The Gorgon CCS plant is still working at only one-third capacity after three years of delay. As of 2022, Chevron had predicted an additional shortfall in carbon storage over the next 5 years, but would not disclose how many carbon credits it would purchase to offset the shortfall.
“The bottom line here is that the Gorgon CCS plant was enormously expensive and it doesn’t work,” Bruce Robertson, a gas industry finance analyst at the Institute for Energy Economics and Financial Analysis, told The Guardian.
Beneath the bottom line lies a more sinister realization: carbon capture and storage projects have become not just ineffective, but duplicitous. The practice of CCS enables a continued reliance on fossil fuels. In “An Assessment of CCS Costs, Barriers and Potential,” researchers at Imperial College of London found that “in modeled energy system transition pathways that limit global warming to less than 2 °C, scenarios without CCS result in 26% of fossil fuel reserves being consumed by 2050, against 37% being consumed when CCS is available.” And by 2100, “the scenarios without CCS have only consumed slightly more fossil fuel reserves (33%), whereas scenarios with CCS available end up consuming 65%” of fossil fuel reserves.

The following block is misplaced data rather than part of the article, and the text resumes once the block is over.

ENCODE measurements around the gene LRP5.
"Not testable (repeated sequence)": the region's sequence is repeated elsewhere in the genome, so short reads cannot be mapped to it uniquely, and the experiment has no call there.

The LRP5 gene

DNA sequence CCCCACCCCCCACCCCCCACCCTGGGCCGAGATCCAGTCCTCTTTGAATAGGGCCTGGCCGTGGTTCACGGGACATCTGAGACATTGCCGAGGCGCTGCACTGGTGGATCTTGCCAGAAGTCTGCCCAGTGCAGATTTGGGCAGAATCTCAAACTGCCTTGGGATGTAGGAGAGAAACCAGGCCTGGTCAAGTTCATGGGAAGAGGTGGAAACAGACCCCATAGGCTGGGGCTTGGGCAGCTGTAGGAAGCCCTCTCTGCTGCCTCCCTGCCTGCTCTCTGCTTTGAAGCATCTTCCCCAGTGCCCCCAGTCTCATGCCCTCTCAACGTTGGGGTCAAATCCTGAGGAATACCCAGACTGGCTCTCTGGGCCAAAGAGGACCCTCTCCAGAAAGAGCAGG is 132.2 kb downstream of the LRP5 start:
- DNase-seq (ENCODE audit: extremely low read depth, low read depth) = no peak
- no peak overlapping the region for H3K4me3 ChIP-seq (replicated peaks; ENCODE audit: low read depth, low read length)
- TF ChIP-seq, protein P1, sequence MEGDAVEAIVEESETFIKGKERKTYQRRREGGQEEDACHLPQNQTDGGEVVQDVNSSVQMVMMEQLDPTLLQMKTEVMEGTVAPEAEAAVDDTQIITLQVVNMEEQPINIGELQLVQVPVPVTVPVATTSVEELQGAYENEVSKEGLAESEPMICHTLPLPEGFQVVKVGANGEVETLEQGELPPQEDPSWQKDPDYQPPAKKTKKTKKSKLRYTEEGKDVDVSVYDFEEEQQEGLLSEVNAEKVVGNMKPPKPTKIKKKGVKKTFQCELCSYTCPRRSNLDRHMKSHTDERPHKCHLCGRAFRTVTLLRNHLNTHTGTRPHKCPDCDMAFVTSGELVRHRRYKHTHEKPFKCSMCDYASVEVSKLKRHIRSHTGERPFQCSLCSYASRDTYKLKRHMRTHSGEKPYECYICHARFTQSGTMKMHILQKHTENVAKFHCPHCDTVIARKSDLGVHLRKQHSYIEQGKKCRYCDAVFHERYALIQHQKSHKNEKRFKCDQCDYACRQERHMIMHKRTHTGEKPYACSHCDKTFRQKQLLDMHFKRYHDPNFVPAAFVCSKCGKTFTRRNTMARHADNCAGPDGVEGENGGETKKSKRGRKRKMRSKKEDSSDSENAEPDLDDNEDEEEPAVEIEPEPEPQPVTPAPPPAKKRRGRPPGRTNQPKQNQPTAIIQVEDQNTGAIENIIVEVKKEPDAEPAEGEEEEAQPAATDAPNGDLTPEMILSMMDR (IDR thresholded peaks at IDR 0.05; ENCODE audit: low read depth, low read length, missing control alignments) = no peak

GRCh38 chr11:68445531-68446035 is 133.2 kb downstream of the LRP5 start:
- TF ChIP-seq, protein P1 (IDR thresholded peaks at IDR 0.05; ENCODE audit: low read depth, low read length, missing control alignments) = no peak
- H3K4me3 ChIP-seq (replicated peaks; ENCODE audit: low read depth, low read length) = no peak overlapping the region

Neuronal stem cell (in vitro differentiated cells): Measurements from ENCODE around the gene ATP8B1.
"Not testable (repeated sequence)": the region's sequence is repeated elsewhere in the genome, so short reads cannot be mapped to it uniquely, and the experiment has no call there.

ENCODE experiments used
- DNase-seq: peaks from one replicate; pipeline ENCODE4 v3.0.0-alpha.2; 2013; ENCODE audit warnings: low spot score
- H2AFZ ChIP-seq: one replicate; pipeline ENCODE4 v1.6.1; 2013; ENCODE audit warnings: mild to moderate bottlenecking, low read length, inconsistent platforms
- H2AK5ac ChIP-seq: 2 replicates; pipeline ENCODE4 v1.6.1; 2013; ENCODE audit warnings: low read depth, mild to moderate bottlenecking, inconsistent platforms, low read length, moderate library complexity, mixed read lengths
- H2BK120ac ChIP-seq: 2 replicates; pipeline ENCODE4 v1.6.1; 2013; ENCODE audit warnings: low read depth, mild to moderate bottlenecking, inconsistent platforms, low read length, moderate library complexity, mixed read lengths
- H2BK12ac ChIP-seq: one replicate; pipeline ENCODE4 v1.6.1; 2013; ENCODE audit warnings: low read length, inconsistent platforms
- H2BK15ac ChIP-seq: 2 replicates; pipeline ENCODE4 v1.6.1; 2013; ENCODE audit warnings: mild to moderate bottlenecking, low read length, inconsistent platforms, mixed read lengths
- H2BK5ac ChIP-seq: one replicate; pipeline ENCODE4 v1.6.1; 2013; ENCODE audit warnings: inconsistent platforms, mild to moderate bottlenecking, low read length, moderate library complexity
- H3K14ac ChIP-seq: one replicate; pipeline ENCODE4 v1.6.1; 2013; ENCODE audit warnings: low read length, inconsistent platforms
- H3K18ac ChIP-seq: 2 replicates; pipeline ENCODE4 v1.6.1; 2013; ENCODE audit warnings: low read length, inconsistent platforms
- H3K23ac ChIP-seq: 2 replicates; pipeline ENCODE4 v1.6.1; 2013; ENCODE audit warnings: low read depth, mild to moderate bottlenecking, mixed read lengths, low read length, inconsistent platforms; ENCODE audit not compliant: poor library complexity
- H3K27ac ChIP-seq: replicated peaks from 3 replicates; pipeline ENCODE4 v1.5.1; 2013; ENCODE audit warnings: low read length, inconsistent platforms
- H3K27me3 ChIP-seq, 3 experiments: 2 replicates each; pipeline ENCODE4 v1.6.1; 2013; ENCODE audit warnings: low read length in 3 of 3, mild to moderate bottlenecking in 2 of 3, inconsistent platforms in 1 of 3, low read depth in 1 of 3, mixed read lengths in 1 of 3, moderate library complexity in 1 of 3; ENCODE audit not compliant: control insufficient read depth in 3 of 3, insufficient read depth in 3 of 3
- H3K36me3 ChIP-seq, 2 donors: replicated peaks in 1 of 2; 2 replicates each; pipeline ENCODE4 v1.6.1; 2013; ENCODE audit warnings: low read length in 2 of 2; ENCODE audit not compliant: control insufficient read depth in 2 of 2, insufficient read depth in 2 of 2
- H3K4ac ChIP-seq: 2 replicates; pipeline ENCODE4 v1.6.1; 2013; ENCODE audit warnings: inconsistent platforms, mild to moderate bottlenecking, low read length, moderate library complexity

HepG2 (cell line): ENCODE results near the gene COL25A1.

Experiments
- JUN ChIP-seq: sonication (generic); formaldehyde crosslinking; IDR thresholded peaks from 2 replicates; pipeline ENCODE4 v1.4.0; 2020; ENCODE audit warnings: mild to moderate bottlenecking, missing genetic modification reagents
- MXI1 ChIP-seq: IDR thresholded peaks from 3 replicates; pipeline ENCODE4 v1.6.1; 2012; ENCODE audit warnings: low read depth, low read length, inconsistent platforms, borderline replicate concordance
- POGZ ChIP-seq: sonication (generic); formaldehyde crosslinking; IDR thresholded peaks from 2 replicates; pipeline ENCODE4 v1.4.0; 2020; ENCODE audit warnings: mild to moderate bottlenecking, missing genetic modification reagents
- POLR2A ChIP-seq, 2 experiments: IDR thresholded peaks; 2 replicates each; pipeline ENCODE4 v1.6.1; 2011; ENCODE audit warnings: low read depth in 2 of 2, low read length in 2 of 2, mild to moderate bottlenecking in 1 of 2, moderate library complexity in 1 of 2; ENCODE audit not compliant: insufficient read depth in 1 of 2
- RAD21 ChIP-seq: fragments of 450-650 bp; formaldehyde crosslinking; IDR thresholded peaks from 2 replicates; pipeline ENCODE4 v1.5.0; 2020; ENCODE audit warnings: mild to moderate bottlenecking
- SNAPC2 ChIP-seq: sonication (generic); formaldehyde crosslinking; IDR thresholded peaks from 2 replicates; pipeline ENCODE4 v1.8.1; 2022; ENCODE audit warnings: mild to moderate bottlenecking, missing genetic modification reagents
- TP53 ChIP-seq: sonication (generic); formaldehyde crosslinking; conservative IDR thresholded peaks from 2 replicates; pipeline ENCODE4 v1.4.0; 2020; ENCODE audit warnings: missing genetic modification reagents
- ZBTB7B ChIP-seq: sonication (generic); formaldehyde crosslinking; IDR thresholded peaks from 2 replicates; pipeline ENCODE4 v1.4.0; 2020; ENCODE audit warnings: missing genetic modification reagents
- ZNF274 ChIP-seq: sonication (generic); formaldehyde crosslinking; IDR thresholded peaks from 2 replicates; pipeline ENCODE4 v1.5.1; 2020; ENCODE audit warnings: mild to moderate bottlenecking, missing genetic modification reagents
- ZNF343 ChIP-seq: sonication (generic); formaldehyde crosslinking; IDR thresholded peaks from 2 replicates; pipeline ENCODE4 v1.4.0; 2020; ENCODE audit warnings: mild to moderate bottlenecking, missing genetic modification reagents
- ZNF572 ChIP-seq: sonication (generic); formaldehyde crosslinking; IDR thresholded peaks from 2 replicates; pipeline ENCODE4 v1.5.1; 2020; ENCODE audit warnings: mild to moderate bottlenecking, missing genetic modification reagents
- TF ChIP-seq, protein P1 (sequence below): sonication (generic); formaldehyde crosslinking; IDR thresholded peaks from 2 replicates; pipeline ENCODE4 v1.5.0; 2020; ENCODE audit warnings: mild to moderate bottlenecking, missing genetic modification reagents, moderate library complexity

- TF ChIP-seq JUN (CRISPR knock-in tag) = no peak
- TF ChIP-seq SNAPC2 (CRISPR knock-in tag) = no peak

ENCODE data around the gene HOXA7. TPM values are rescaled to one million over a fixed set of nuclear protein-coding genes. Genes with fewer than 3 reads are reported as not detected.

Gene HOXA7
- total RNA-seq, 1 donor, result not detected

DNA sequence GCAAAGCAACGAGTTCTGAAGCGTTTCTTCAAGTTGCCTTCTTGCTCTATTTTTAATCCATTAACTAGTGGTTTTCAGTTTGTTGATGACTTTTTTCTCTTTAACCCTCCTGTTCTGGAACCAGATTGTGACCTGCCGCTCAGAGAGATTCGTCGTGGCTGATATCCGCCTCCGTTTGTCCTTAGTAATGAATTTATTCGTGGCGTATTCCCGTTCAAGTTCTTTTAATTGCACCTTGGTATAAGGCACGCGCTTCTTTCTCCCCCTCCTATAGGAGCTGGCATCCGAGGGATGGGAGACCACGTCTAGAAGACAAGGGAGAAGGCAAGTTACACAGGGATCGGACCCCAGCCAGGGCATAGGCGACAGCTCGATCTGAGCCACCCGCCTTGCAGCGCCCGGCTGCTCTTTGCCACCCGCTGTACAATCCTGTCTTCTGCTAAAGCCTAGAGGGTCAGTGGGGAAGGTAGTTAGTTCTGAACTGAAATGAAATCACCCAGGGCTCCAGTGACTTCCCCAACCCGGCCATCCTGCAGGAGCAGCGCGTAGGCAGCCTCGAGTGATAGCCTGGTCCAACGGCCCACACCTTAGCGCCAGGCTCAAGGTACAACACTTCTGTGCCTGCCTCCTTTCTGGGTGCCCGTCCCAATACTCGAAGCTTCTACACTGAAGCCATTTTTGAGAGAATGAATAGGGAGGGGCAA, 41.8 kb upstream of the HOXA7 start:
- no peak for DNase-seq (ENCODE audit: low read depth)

The use of CCS prolongs and normalizes the pollution of fossil fuels in our energy system [and] slows the crucial transition to renewables…
That means CCS provides a guise of emissions reductions under which fossil fuel companies can emit much more than governments would have allowed had the companies not adopted misleading CCS mitigation measures. The use of CCS prolongs and normalizes the pollution of fossil fuels in our energy system, slows the crucial transition to renewables and therefore undercuts the health of people and the planet.
In fact, CCS has long been used to produce more fossil fuels. A 2022 study by the Institute for Energy Economics and Financial Analysis (IEEFA) found that 73% of carbon extracted annually is employed in a process called Enhanced Oil Recovery (EOR), during which captured carbon is pumped back into the ground to extract more oil and gas.